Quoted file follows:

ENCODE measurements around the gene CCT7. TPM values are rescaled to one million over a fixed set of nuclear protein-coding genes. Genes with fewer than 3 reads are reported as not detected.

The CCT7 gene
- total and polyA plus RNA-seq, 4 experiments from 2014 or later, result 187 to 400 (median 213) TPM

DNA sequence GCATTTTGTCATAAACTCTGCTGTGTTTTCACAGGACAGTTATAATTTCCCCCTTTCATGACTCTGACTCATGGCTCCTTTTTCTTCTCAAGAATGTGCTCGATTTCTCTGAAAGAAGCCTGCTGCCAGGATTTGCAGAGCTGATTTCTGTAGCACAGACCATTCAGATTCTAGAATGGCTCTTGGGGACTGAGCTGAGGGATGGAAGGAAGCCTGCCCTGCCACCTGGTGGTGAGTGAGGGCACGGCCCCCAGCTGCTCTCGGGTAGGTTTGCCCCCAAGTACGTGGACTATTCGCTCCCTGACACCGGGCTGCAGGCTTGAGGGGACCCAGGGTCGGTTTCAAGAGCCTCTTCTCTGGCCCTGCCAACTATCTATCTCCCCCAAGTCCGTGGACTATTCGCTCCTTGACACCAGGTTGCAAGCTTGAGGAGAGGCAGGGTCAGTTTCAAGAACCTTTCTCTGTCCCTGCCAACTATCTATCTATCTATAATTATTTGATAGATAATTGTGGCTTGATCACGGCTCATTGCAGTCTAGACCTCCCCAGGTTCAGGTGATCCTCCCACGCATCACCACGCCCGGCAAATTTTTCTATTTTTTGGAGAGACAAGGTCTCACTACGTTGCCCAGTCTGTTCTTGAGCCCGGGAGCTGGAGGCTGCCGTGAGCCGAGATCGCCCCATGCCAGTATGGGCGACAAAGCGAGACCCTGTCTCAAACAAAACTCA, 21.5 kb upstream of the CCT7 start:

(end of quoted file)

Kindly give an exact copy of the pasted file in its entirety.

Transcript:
ENCODE measurements around the gene CCT7. TPM values are rescaled to one million over a fixed set of nuclear protein-coding genes. Genes with fewer than 3 reads are reported as not detected.

The CCT7 gene
- total and polyA plus RNA-seq, 4 experiments from 2014 or later, result 187 to 400 (median 213) TPM

DNA sequence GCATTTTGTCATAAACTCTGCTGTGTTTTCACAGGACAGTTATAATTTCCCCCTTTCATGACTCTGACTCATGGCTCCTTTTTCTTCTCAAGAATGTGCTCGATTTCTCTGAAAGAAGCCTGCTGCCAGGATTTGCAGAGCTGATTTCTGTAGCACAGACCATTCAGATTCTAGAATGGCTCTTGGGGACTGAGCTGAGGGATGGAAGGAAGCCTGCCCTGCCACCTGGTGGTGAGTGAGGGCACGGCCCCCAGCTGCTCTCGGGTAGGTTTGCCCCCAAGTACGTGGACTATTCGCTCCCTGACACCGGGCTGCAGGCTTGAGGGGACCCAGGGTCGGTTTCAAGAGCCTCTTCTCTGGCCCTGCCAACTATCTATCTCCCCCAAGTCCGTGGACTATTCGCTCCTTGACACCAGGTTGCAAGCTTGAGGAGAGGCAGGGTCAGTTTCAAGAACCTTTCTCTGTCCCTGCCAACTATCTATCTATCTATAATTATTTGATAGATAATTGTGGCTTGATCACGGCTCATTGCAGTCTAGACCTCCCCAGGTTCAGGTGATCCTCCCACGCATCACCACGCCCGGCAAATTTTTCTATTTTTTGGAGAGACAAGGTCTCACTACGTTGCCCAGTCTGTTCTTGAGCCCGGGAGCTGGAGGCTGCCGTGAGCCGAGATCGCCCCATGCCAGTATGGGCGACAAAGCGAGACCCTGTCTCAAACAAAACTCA, 21.5 kb upstream of the CCT7 start: